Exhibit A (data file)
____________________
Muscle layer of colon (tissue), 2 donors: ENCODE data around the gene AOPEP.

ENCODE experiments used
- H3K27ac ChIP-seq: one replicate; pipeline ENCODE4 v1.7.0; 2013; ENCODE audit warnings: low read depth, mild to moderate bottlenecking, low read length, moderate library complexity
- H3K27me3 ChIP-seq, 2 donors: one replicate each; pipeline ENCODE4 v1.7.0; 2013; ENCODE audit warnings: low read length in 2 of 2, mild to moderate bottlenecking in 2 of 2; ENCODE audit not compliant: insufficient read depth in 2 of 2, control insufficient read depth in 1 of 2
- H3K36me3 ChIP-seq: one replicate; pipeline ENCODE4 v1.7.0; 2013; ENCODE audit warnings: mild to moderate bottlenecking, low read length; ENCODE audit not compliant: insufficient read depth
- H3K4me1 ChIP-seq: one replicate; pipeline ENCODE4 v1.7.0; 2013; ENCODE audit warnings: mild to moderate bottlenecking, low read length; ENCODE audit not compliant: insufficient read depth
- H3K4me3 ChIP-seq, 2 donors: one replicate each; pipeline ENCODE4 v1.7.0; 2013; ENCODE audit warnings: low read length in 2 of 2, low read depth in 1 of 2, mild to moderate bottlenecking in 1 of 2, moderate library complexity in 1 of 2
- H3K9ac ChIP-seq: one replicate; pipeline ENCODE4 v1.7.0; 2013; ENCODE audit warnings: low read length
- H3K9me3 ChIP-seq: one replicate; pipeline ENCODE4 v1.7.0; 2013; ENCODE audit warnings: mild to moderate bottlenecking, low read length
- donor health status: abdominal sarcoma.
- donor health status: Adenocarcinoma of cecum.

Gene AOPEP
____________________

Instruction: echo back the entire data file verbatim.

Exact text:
Muscle layer of colon (tissue), 2 donors: ENCODE data around the gene AOPEP.

ENCODE experiments used
- H3K27ac ChIP-seq: one replicate; pipeline ENCODE4 v1.7.0; 2013; ENCODE audit warnings: low read depth, mild to moderate bottlenecking, low read length, moderate library complexity
- H3K27me3 ChIP-seq, 2 donors: one replicate each; pipeline ENCODE4 v1.7.0; 2013; ENCODE audit warnings: low read length in 2 of 2, mild to moderate bottlenecking in 2 of 2; ENCODE audit not compliant: insufficient read depth in 2 of 2, control insufficient read depth in 1 of 2
- H3K36me3 ChIP-seq: one replicate; pipeline ENCODE4 v1.7.0; 2013; ENCODE audit warnings: mild to moderate bottlenecking, low read length; ENCODE audit not compliant: insufficient read depth
- H3K4me1 ChIP-seq: one replicate; pipeline ENCODE4 v1.7.0; 2013; ENCODE audit warnings: mild to moderate bottlenecking, low read length; ENCODE audit not compliant: insufficient read depth
- H3K4me3 ChIP-seq, 2 donors: one replicate each; pipeline ENCODE4 v1.7.0; 2013; ENCODE audit warnings: low read length in 2 of 2, low read depth in 1 of 2, mild to moderate bottlenecking in 1 of 2, moderate library complexity in 1 of 2
- H3K9ac ChIP-seq: one replicate; pipeline ENCODE4 v1.7.0; 2013; ENCODE audit warnings: low read length
- H3K9me3 ChIP-seq: one replicate; pipeline ENCODE4 v1.7.0; 2013; ENCODE audit warnings: mild to moderate bottlenecking, low read length
- donor health status: abdominal sarcoma.
- donor health status: Adenocarcinoma of cecum.

Gene AOPEP